Every Friday, we celebrate the weekend — and all the reading and relaxing and daydreaming time ahead — with Melissa's favorite book- and travel-related links of the week. Why work when you can read fun stuff?!
This post is part of our Endnotes series.
This is a shot of the Golden Bridge (Cầu Vàng in Vietnamese), a 490-foot (150m) pedestrian footbridge in the Bà Nà Hills resort, near Da Nang. The walkway soars 3200 feet (975m) above sea level, providing a thrilling view of the vast green spaces and hills below. Why simply walk when you can promenade on a shiny golden bridge held aloft by the hands of a giant? Marvel at more photos here, including one with a rainbow.
This is an interesting discussion on Reddit: Why is the verb ‘to be’ so irregular in so many languages?
Why so many authors are saying goodbye to Goodreads. ‘…authors now exist in a world where book coverage has shriveled at almost every major news outlet, professional reviews are few and far between, and in-person events rarely if ever take place these days thanks to the pandemic. As a result, most of the feedback we get these days comes from open-access online platforms where armchair critics abound. This ecosystem has caused so many authors to ask themselves the question: Should I read all my reviews?’
Ever feel like your ears/head might explode while the plane is landing? Here are tips for how to safely pop your ears after a flight.
Related: Advice from a flight attendant on what to do if your flight is canceled.
When a photo on Instagram makes me gasp, I share it with you.
I’ve been enjoying the newsletter The Biblioracle Recommends. In this edition, he talks about being an ‘unrepentant book abandoner,’ and the time he nearly gave up on a book but held on and reaped big rewards.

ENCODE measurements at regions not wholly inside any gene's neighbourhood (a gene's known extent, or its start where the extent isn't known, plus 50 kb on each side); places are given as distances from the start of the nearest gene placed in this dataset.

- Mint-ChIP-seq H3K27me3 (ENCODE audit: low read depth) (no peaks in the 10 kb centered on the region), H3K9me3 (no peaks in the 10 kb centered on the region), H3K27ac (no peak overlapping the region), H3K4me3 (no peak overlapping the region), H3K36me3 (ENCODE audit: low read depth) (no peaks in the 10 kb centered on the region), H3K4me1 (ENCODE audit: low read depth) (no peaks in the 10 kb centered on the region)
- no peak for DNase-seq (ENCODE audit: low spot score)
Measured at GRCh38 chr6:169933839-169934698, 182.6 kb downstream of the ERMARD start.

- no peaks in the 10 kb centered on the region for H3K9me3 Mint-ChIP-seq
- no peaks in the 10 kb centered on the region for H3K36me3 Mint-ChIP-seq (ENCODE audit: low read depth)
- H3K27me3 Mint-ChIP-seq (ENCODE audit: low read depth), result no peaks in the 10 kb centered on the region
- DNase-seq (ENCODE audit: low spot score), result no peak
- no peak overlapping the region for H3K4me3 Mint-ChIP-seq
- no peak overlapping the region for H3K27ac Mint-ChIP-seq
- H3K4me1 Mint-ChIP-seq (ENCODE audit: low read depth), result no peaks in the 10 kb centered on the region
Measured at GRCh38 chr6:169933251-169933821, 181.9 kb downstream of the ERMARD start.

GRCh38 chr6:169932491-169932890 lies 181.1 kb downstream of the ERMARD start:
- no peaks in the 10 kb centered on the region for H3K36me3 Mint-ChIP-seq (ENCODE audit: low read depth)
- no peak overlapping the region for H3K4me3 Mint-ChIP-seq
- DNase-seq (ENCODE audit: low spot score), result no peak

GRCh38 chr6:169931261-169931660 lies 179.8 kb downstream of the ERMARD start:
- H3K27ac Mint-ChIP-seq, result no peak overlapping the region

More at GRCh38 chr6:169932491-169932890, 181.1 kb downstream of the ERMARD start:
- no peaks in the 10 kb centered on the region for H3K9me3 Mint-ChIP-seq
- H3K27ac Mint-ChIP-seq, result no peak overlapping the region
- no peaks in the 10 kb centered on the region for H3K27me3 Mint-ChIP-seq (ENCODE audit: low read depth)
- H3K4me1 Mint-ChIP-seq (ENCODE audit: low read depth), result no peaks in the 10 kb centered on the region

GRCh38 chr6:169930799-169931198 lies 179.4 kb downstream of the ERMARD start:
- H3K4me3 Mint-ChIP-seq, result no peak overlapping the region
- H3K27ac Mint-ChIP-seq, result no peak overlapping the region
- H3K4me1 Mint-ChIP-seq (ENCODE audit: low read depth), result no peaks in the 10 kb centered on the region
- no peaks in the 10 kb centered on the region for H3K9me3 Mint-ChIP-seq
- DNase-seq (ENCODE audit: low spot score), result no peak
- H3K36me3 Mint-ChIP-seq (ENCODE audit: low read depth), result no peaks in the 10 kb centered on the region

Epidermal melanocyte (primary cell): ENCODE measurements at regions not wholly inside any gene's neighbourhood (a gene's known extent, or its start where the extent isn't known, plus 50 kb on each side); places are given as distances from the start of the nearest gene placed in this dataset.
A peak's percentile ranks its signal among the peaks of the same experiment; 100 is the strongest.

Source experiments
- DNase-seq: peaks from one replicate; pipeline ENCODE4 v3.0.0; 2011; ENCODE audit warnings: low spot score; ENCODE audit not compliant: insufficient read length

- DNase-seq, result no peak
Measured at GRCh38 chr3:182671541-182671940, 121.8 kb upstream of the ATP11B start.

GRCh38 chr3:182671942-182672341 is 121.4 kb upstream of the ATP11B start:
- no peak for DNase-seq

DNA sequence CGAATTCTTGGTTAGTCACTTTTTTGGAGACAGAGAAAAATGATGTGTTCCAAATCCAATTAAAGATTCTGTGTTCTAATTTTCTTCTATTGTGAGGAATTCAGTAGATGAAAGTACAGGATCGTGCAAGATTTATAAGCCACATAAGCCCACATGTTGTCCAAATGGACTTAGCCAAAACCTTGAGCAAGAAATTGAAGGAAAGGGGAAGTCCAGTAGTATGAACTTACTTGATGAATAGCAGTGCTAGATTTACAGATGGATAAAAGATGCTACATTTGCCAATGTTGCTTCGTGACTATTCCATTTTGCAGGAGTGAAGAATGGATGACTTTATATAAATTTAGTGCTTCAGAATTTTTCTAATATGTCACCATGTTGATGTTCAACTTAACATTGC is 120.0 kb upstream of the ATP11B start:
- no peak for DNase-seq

Related: Novelist Mark Billingham makes his case for the 20-page rule of book abandonment.
I found this informative and delightful: The five most realistic PIs in fiction. (Written by an author and licensed private investigator!)
Most of us have been exploring a ‘strong sense of home’ for the past 18 months or so. The new book Home: A Celebration is a collection of essays in which contributors — artists, poets, photographers, historians, novelists, actors, and activists — share an interpretation of home. Not only is it a lovely book, but a portion of the profits will also go to No Kid Hungry. Read an excerpt of the book — or buy a copy.
Quiz: How well do you know the world’s cuisine? I got 10/16. It seems pretty clear I need to be traveling and eating more.
These Romantic illustrations that depict ascending Mont-Blanc are a delight — and they’re in the public domain. They’d make beautiful Christmas cards if you’re a DIY kind of person.
Here’s a cool project if you want to help out the Library of Congress and future web users. You can help transcribe 18th- and 19th-century title pages from the Early Copyright Records Collection. From 1790 through 1870, copyright registration required applicants to submit a fee and printed title page to the federal district court. When those records were consolidated, the old entries were transferred to the Library of Congress’ where they have since resided, nestled away in archival boxes.’ They’re scanned now but need to be transcribed. Get all the details here.